983 F2d 578 US Department of Health Human Services Social Security Administration Baltimore Maryland v. Federal Labor Relations Authority

983 F.2d 578

142 L.R.R.M. (BNA) 2139

American Federation of Government Employees Council 220, Intervenor.

No. 91-1781.

United States Court of Appeals,
Fourth Circuit.

Argued June 4, 1992.
Decided Dec. 30, 1992.

Jacob Matthew Lewis, Civ. Div., U.S. Dept. of Justice, DC, argued (Stuart M. Gerson, Asst. Atty. Gen., William Kanter, on the brief), for petitioner.

Frederick Michael Herrara, Federal Labor Relations Authority, DC, argued (William E. Persina, Sol., William R. Tobey, Deputy Sol., on the brief), for respondent.

Stuart Alan Kirsch, Asst. Gen. Counsel-Litigation, American Federation of Government Employees, AFL-CIO, College Park, GA, argued (Mark D. Roth, Gen. Counsel, on the brief), for intervenor.

Before MURNAGHAN and WILLIAMS, Circuit Judges, TILLEY, United States District Judge for the Middle District of North Carolina, sitting by designation.


WILLIAMS, Circuit Judge:

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The American Federation of Government Employees, Council 220 (Union), brought a grievance against the United States Department of Health and Human Services, Social Security Administration (SSA), alleging unfair labor practices. The Union contended that the Federal Service Labor-Management Relations Statute (Title VII of the Civil Service Reform Act of 1978), 5 U.S.C.A. §§ 7101-35 (West 1980 & Supp.1992), obligated the SSA to negotiate over a proposed incentive program. An arbitrator determined that the incentive program was not negotiable because of the SSA's authority under Title VII to determine its own budget. See id. § 7106(a)(1). The Union appealed to the Federal Labor Relations Authority (FLRA), which determined that the incentive program was negotiable and that the arbitrator had failed to consider impact and implementation arrangements under § 7106(b)(2) and (3). The SSA then petitioned this court for review pursuant to § 7123(a)(1). We grant the petition for review and reverse the FLRA's determination that Title VII required the SSA to bargain over its incentive program. We affirm, however, the FLRA's determination that the arbitrator should have considered impact and implementation arrangements under § 7106(b)(2) and (3).


* In October 1988, the SSA put into effect a "budget incentive pilot/gainsharing program." Under this incentive program, money previously budgeted for specific purposes was reallocated as one lump sum for local managers to allocate at their discretion. Fifty percent of any savings achieved at the work site would be returned to the managers and unit employees in the form of monetary rewards; the remainder would revert to the Social Security Trust Fund. The savings generated each year would be factored into the following year's budget through revised work factors based on the previous year's productivity. The SSA announced that the program would be put into effect unilaterally and refused the Union's request to bargain at the national level.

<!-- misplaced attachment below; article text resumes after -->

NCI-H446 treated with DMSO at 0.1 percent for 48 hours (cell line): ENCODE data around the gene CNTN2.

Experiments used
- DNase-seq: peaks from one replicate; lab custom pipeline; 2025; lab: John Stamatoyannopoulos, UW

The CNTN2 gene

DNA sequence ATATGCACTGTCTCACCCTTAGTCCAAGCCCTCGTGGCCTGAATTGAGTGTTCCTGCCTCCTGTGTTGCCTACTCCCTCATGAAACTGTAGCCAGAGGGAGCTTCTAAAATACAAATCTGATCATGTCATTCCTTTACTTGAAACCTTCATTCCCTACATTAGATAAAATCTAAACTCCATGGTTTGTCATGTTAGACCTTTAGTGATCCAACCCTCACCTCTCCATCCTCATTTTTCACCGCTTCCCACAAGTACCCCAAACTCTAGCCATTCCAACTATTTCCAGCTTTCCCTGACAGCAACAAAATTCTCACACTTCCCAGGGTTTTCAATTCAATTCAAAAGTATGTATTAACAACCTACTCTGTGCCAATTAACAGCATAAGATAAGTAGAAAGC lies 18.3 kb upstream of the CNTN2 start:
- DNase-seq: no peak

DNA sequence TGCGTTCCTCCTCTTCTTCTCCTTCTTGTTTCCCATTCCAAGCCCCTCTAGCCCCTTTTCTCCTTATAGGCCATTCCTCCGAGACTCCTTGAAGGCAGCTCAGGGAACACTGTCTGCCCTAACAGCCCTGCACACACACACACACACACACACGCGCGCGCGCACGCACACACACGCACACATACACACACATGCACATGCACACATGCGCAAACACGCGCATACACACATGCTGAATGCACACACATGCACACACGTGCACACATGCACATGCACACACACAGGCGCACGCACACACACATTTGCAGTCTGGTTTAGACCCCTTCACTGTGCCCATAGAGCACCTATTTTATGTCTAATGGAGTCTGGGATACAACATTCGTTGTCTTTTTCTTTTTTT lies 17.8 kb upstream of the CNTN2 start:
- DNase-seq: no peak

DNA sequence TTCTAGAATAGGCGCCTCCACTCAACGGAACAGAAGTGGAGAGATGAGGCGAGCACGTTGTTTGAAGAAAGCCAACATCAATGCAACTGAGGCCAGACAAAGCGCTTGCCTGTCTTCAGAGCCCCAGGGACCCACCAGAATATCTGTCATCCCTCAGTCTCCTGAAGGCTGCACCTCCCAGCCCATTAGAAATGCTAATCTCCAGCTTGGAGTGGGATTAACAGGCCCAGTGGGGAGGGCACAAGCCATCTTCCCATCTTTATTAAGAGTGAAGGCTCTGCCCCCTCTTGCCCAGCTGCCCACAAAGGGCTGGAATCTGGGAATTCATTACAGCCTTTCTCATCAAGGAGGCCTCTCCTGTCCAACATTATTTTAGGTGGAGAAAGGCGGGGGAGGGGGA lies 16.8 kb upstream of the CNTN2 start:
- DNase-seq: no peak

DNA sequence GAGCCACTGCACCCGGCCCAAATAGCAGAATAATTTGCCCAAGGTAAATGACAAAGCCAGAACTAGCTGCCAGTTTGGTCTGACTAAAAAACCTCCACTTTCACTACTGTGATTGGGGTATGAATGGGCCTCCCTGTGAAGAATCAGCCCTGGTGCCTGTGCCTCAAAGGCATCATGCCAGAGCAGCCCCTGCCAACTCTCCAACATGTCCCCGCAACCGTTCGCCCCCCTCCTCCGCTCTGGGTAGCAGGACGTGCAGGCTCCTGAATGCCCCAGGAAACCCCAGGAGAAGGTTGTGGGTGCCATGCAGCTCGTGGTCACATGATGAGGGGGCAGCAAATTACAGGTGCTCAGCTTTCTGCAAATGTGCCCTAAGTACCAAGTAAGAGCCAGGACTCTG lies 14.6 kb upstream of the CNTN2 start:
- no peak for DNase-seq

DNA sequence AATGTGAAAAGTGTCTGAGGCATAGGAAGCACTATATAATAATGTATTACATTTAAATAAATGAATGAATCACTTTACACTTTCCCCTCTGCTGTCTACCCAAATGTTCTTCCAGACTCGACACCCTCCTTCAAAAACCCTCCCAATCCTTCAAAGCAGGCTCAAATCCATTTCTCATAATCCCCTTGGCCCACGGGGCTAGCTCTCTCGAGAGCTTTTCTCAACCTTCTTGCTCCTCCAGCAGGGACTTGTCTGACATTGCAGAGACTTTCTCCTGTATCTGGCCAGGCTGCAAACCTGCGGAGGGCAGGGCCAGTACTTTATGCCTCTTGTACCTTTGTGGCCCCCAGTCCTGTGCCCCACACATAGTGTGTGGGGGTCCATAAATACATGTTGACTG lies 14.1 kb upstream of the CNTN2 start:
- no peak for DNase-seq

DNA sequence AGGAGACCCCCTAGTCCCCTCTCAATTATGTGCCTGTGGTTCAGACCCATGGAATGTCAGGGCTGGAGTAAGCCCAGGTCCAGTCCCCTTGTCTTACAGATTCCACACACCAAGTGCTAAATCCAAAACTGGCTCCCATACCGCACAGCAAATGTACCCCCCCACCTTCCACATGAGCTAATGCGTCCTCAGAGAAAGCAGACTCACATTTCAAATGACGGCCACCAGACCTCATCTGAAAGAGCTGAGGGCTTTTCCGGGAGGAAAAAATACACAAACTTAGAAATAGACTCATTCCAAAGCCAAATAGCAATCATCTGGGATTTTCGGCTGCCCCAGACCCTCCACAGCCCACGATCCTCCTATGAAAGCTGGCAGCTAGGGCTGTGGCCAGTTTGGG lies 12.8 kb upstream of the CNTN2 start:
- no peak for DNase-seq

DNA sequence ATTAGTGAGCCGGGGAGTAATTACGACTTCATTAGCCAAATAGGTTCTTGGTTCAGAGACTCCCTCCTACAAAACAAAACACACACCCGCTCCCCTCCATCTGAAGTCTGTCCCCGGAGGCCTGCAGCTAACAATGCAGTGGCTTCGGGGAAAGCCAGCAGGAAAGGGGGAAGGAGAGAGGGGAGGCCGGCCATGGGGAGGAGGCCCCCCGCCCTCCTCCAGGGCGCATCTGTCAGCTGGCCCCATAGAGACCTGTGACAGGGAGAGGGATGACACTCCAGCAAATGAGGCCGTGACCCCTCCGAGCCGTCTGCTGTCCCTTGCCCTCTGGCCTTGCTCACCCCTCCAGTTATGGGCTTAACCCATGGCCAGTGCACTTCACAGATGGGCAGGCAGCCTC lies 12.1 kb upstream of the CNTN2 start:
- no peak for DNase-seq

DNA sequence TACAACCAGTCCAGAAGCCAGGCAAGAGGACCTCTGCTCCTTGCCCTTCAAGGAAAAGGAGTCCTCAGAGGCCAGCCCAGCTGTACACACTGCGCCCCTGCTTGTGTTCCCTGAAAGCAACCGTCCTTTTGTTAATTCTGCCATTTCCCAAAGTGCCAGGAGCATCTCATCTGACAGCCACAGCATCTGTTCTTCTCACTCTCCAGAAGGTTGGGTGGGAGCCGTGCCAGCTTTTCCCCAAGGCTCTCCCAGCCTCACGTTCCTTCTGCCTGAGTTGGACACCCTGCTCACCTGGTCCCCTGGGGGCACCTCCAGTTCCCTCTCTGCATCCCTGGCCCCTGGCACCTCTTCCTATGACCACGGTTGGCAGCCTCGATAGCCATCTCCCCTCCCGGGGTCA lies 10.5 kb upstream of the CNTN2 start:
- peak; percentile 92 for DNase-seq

The Union filed a grievance claiming that the SSA had violated the parties' national collective bargaining agreement and had committed an unfair labor practice under Title VII. The grievance was submitted to arbitration. The arbitrator denied the grievance, holding that, under this court's decision in Navy Charleston Naval Shipyard v. FLRA (Charleston ), 885 F.2d 185, 187 (4th Cir.1989), Title VII does not require federal agencies to negotiate over an employee incentive program based on gainsharing.1 The arbitrator "was not prepared to conclude 'that negotiation at the national Component level is warranted with respect to a gainsharing program' " such as the SSA had proposed. American Fed'n of Gov't Employees Council 220, 41 F.L.R.A. (No. 21) 224, 227 (June 13, 1991) (quoting from arbitrator's ruling). The arbitrator further held that "nothing in this decision is intended to relate in any manner whatsoever to whatever bargaining obligation or grievance rights ... may exist at the local level." Id.


The FLRA reversed, holding that: (1) the arbitrator's decision was inconsistent with FLRA precedent; and (2) the arbitrator had failed to address the SSA's obligation to bargain over impact and implementation arrangements as required by § 7106(b)(2) & (3) when a federal agency changes an employee's conditions of employment. Id. at 233.



Title VII grants federal employees the right "to engage in collective bargaining with respect to conditions of employment." 5 U.S.C.A. § 7102(2). Title VII, however, excludes a number of subjects from negotiation, including several "management rights" enumerated in § 7106. Specifically, § 7106(a) provides that "nothing in this chapter shall affect the authority of any management official of any agency--(1) to determine the ... budget ... of the agency."


In American Fed'n of Gov't Employees, AFL-CIO, and Air Force Logistics Command, Wright-Patterson Air Force Base, Ohio ( Wright-Patterson ), 2 F.L.R.A. (No. 77) 604 (Jan. 31, 1980), enf'd on other grounds sub nom. Department of Defense v. FLRA, 659 F.2d 1140 (D.C.Cir.1981), cert. denied, 455 U.S. 945, 102 S.Ct. 1443, 71 L.Ed.2d 658 (1982), the FLRA developed a two-prong test to determine whether a union proposal interferes with an agency's authority to determine its own budget under § 7106(a)(1). Under Wright-Patterson, a government agency need not negotiate over a union proposal if the agency can show that the proposal either (1) "attempt[s] to prescribe the particular programs or operations the agency would include in its budget or to prescribe the amount to be allocated in the budget for them"; or (2) involves "an increase in costs [that] is significant and unavoidable and is not offset by compensating benefits." Id. at 608. In the present case, the SSA contends that Title VII does not require it to negotiate over its gainsharing program because negotiation would conflict with its budgetary authority as defined in the first prong of the Wright-Patterson test. Neither party suggests that the second prong of the test applies.